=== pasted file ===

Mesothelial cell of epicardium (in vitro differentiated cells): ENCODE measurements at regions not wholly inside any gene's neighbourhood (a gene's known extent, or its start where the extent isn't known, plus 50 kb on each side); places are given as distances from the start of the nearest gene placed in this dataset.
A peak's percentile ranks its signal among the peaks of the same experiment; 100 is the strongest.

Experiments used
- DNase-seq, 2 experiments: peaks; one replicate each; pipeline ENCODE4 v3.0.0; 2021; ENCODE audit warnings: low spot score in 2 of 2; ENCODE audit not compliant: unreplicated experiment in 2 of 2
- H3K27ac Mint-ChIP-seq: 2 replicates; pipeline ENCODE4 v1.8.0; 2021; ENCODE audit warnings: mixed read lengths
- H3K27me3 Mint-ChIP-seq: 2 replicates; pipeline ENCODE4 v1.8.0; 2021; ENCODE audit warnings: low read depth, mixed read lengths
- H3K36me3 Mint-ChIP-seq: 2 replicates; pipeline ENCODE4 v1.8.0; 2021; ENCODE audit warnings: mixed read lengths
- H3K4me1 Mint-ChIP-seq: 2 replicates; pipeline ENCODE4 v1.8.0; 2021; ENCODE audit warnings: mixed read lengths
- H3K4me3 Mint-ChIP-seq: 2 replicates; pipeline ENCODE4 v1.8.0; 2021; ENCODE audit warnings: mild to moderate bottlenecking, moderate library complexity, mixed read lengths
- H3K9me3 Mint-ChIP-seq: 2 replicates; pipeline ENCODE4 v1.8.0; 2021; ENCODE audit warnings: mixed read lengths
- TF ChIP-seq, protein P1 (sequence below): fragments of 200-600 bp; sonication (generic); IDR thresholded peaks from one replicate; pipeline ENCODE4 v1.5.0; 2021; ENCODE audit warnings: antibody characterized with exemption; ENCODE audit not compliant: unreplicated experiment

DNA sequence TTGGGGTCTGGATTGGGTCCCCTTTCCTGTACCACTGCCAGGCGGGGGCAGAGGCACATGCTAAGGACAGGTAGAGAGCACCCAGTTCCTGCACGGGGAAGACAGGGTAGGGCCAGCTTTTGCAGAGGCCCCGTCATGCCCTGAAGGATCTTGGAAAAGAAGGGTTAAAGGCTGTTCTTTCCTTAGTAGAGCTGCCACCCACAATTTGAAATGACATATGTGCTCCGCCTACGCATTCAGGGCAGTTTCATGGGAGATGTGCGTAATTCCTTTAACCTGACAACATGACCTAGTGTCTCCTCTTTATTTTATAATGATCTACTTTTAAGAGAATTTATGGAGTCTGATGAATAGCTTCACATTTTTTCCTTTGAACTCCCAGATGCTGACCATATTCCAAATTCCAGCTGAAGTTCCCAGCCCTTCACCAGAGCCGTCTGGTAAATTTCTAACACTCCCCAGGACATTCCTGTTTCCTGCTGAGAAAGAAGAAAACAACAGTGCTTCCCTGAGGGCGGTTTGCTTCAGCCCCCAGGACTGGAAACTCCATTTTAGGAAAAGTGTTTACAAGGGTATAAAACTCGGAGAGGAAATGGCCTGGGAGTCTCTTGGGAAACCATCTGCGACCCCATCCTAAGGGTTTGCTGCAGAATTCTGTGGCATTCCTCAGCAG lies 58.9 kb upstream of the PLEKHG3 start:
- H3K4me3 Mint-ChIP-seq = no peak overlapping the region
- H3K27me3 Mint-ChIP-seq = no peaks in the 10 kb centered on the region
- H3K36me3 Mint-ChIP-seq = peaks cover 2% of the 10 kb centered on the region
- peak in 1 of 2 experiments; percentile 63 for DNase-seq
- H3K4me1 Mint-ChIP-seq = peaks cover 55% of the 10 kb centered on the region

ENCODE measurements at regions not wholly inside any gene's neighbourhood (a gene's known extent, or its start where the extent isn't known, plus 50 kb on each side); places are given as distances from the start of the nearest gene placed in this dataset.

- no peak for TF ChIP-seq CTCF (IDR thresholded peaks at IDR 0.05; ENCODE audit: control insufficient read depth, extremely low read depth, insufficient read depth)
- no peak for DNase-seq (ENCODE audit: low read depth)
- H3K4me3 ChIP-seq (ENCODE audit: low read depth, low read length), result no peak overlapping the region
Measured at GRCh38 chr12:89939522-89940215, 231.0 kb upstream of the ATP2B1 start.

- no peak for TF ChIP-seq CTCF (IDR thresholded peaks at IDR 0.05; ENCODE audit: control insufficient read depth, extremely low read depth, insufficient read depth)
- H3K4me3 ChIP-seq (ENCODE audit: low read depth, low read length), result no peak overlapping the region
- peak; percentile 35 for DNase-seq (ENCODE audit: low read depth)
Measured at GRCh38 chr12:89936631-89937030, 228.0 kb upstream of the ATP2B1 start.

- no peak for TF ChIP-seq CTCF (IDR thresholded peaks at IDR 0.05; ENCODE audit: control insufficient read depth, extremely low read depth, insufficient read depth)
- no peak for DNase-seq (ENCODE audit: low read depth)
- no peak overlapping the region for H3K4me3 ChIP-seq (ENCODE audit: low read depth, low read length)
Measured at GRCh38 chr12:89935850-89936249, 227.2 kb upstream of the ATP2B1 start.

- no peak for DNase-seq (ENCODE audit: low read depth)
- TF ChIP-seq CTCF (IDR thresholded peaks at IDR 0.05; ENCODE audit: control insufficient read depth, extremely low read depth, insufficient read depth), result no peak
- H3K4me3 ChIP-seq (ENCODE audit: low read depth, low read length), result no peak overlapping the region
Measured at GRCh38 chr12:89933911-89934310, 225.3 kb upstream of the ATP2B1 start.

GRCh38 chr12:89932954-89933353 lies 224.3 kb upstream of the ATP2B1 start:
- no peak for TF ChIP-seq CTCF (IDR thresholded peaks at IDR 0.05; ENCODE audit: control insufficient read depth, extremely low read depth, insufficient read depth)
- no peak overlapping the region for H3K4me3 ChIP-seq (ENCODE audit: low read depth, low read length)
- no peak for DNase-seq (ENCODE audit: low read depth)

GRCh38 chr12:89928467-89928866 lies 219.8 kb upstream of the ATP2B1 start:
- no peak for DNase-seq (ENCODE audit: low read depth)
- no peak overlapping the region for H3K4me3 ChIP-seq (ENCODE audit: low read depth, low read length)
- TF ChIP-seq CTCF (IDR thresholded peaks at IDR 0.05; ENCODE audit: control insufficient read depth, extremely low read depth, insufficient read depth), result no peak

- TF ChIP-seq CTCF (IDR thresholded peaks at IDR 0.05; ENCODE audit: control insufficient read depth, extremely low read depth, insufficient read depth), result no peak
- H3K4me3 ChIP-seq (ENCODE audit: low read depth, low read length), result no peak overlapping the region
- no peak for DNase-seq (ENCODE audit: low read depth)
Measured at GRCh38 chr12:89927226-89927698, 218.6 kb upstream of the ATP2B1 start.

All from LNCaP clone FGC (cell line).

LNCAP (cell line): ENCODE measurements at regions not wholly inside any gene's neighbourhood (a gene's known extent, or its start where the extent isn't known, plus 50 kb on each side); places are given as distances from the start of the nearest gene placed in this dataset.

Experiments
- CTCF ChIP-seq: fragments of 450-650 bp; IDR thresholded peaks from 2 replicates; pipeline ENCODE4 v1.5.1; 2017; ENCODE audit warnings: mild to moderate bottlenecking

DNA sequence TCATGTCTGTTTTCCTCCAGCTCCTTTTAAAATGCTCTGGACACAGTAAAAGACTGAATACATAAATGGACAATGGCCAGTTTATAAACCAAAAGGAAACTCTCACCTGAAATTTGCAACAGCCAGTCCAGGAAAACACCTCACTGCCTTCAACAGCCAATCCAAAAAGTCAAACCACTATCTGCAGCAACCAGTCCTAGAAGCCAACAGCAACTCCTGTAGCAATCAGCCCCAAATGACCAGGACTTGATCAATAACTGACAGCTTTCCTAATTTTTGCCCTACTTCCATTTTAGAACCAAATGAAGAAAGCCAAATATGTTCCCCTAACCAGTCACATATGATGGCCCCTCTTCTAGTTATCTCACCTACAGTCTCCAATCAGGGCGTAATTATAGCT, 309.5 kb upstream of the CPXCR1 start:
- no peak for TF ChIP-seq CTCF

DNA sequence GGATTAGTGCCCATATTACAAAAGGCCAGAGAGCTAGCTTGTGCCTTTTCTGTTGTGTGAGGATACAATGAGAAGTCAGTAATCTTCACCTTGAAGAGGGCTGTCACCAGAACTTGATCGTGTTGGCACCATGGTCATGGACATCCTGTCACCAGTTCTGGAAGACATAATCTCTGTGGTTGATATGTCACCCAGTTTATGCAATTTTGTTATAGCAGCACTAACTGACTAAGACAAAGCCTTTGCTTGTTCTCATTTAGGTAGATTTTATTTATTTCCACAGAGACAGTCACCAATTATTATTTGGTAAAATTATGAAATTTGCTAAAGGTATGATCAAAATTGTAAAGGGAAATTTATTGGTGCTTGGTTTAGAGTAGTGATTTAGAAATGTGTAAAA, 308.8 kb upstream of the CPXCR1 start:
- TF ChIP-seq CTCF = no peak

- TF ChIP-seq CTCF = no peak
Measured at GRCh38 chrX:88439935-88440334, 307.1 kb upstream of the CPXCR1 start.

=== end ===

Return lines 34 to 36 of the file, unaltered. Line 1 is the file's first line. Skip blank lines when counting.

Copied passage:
Measured at GRCh38 chr12:89933911-89934310, 225.3 kb upstream of the ATP2B1 start.

GRCh38 chr12:89932954-89933353 lies 224.3 kb upstream of the ATP2B1 start:
- no peak for TF ChIP-seq CTCF (IDR thresholded peaks at IDR 0.05; ENCODE audit: control insufficient read depth, extremely low read depth, insufficient read depth)